News stories about young people who have died as the result of hazing incidents in college – most of them young men – have seemingly become more common in recent years. Some have been here in Virginia. Many states, including ours, have enacted hazing laws to try to prevent these senseless deaths.
Many people still think that those involved in a hazing event can only face criminal charges if someone is injured or killed – or maybe for providing alcohol to a minor. These hazing laws make participation in hazing, whether in a fraternity, on a sports team or in a club – a crime in itself.
What does Virginia law say?
Under Virginia law, hazing “recklessly or intentionally endanger[ing] the health or safety of a student or students or to inflict bodily injury…in connection with or for the purpose of initiation, admission into or affiliation with or as a condition for continued membership in a club, organization, association, fraternity, sorority, or student body regardless of whether [they]…participated voluntarily in the relevant activity.” It’s a Class 1 misdemeanor.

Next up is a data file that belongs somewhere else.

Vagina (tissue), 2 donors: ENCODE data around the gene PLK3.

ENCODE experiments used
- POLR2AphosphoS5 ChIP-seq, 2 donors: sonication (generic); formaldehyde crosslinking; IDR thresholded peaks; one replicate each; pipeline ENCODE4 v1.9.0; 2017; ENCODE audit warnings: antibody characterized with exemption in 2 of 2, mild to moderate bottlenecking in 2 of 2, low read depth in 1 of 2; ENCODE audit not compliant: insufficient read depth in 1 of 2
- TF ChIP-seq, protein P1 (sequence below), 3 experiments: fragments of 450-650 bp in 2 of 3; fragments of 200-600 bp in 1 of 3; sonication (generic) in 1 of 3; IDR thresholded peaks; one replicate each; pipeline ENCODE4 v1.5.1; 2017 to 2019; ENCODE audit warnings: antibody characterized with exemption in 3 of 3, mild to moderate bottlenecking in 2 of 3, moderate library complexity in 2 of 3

In addition to facing criminal charges, those involved can also face civil lawsuits by victims and surviving loved ones. The schools and organizations (like fraternities) can and often do face lawsuits and other sanctions.
What if your child is facing charges related to hazing?
Whenever a group of young people is involved, it can be easy for peer pressure, poor judgment and alcohol and/or drugs to lead some to do things they wouldn’t do on their own. Often, after a hazing incident, it can be difficult for law enforcement and prosecutors to determine who actually caused harm and who was simply in the crowd. However, the greater presence of phones and video surveillance is making that easier to determine.
If your child is facing charges related to a hazing incident, it can be tempting to let them “learn their lesson” by facing the justice system on their own. However, a conviction can follow them for the rest of their lives, and even derail their college education. They need their own legal representation (separate from anyone else who’s facing charges) to protect their rights and present their case.